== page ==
Unfortunately, evidence for the trace lithium hypothesis has weakened since OpenPhil wrote their report, due to this study in Demark (however, the range of Li concentrations was limited): http://www.mdpi.com/1660-4601/14/6/627/pdf
Suicide and Crisis Hotlines: This is a promising area for research. I haven’t seen any strong RCT’s on these interventions yet.
Marijuana and Opioid overdoses: New evidence has come out since you wrote this post, showing a more complex relationship. The author of the study said, “Before we embrace marijuana as a strategy to combat the opioid epidemic, we need to fully understand the mechanism through which these laws may be helping and see if that mechanism still matters in today’s changing opioid crisis.”
MDMA for PTSD: While promising, I think the risk profile of MDMA and worldwide perception and political realities around it make it a less tractable intervention. I think Propranolol is more promising because it’s already on the WHO List of Essential Medicines and very safe, as I argued in my report: http://www.harvardea.org/blog/2016/7/13/paf-mental-health-in-sub-saharan-africa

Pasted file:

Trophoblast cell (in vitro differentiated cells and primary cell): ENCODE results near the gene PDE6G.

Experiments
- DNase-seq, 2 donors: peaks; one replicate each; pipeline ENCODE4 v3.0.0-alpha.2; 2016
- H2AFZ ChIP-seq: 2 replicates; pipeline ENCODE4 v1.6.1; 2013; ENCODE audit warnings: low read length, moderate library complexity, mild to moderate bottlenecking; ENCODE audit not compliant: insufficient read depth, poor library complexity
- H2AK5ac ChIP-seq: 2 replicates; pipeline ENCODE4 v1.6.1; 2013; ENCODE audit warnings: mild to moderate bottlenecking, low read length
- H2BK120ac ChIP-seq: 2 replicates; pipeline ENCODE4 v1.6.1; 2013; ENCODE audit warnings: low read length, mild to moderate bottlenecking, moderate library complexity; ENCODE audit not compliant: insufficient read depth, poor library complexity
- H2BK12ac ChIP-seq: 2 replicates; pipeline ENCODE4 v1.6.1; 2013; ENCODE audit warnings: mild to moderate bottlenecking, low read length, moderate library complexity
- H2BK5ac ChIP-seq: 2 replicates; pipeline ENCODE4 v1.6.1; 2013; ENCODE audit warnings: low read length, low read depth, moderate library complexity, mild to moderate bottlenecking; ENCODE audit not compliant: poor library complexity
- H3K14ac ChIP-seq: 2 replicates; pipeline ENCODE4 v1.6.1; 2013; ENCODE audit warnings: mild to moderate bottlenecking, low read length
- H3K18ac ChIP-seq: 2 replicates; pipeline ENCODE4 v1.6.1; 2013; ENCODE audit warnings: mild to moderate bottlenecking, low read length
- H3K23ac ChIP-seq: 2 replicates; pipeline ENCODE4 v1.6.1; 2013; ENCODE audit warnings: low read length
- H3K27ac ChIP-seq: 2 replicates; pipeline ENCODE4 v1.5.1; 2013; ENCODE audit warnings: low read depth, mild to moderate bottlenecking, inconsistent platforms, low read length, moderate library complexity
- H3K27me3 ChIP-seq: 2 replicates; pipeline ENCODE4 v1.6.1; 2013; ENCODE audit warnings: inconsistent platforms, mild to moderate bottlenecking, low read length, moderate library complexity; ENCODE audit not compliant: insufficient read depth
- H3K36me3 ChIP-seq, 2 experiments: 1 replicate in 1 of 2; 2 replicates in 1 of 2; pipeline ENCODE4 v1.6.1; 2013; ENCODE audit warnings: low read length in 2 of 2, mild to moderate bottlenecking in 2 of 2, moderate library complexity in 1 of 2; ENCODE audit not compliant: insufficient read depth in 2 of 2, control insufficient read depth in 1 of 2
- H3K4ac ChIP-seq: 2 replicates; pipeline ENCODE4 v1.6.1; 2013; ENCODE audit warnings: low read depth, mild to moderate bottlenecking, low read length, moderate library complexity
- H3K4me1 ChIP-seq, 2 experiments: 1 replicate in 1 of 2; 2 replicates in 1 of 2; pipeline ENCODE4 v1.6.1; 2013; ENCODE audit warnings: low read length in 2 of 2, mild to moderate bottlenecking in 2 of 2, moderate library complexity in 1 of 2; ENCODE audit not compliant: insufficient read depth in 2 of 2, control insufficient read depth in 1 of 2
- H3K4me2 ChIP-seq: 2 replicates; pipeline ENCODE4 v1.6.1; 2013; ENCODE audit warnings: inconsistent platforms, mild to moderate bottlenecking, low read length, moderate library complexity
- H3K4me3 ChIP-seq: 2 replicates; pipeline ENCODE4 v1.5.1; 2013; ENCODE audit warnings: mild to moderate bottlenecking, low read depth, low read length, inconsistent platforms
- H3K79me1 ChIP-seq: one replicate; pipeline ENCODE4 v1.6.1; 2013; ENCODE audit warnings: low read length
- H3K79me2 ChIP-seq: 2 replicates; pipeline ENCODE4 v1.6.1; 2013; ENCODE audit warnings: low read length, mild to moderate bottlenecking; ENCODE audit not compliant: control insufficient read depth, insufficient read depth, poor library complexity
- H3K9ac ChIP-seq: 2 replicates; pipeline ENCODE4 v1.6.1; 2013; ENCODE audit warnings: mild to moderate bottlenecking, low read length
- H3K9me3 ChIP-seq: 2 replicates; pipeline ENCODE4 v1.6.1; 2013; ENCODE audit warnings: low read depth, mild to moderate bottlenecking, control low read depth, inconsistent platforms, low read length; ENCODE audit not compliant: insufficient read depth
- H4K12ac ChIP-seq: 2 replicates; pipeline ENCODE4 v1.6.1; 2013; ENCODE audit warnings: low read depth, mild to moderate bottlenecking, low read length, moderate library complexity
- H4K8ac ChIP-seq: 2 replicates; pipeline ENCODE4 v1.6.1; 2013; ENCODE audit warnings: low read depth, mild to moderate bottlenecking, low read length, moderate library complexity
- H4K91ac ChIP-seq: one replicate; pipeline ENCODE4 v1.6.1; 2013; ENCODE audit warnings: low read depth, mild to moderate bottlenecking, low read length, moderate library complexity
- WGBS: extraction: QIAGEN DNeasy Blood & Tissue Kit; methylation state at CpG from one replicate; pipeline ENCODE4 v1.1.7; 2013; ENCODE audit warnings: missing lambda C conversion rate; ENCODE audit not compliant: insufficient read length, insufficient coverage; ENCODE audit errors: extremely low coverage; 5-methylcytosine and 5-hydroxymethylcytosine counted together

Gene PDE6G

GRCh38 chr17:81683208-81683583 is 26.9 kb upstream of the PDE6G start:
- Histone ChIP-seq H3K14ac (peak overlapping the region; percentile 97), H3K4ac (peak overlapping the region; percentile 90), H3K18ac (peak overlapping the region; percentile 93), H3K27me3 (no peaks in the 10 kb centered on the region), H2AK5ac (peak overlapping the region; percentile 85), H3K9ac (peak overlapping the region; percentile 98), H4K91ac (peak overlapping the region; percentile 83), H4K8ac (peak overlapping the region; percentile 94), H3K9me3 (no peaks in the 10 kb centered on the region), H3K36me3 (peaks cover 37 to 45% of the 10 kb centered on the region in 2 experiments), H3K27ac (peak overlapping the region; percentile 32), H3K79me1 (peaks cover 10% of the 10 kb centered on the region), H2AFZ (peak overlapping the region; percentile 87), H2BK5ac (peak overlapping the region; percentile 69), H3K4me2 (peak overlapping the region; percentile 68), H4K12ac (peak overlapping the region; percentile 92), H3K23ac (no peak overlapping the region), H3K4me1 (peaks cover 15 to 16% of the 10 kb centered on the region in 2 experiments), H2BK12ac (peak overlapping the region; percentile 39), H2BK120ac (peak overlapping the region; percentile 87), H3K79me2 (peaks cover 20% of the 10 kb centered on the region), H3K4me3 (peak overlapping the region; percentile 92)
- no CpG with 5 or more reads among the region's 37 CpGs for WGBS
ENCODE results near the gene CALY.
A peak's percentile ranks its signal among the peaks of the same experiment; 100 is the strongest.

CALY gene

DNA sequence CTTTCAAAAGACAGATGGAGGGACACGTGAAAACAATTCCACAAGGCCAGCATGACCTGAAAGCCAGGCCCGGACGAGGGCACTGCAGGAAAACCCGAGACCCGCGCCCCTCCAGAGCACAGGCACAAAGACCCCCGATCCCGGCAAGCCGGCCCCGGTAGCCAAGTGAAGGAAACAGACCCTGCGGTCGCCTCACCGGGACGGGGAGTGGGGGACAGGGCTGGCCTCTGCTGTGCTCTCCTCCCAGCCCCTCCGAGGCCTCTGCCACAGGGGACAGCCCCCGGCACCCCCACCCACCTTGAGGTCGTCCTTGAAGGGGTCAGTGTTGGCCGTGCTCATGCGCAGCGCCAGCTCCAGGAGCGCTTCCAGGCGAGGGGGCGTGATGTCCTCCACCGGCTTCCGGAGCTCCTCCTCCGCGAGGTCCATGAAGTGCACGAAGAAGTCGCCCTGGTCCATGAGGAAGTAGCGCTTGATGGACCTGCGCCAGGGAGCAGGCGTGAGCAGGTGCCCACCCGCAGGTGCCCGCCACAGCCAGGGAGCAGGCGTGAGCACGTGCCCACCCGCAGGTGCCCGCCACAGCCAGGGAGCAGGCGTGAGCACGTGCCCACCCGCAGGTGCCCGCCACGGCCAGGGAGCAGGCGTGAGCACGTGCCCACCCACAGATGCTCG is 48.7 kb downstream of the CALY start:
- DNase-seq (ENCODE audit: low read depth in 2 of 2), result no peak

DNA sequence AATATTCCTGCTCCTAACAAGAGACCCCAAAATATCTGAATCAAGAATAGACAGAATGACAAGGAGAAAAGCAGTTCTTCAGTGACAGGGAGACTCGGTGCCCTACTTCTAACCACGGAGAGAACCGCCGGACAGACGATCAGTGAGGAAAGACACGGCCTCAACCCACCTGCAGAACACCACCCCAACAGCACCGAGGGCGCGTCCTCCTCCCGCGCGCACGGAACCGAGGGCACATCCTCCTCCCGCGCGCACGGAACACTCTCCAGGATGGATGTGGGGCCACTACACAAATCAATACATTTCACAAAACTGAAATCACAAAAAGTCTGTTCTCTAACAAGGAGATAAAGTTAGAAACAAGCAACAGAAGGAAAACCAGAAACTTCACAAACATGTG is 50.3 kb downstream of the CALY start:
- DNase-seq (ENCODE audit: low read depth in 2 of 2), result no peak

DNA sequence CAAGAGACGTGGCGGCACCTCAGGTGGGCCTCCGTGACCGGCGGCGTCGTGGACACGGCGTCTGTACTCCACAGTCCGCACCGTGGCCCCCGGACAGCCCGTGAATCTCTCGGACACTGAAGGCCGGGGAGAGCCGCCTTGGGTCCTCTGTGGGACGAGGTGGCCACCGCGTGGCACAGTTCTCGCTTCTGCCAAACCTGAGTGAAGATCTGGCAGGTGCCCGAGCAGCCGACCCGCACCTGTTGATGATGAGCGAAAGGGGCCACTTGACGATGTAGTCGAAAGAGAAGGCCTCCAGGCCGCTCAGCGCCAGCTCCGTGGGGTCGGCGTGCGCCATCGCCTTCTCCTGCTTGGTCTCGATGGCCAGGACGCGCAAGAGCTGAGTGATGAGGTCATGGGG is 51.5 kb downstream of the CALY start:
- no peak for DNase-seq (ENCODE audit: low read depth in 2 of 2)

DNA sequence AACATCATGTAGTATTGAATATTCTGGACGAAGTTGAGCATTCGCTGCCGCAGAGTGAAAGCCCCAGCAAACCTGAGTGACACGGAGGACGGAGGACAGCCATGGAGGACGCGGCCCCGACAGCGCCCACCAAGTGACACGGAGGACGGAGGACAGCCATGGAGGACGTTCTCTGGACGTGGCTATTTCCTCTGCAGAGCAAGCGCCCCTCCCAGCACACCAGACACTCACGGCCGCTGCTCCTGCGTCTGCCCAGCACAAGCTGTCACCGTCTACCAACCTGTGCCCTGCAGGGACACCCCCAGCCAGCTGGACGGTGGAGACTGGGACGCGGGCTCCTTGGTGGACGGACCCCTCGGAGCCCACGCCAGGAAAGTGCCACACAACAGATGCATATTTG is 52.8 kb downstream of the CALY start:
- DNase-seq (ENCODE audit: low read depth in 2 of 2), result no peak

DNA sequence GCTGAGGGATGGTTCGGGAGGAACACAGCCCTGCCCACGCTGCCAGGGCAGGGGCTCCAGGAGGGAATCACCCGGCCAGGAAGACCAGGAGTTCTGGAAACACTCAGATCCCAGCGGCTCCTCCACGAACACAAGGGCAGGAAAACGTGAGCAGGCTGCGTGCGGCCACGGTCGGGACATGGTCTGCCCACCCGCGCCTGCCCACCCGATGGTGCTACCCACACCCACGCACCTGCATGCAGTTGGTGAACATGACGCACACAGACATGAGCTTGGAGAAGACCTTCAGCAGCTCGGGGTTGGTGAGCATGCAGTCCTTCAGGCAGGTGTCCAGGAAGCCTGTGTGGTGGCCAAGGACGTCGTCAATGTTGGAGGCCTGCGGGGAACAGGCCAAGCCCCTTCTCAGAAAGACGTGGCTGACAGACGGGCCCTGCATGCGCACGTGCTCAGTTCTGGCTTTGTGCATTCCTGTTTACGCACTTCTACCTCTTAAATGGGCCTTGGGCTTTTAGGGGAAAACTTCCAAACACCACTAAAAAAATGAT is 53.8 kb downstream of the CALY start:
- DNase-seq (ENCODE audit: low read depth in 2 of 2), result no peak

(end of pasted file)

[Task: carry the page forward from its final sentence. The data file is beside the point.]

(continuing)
DARE: The bulk of evidence on the original DARE program showed that it had no effect—I think it’s an overstatement to say it increased drug consumption. It’s also important to point out that DARE has been overhauled with help of the research community, and their new program, Keepin’ it Real, has shown modest signs of success: https://www.scientificamerican.com/article/the-new-d-a-r-e-program-this-one-works/
Methadone: I haven’t read Elizabeth Pisani’s book, but I don’t think it’s fair to say that it doesn’t reduce addiction—it’s more accurate to say it doesn’t reduce dependence. Addiction is defined in the DSM-V as causing problems in the patient’s work/personal life, so when patients are stabilized on methadone maintenance programs (as many are), working and living normal healthy lives, they are no longer considered addicted.
Looking forward to the next iteration of this!
Great analysis! Very fair and balanced.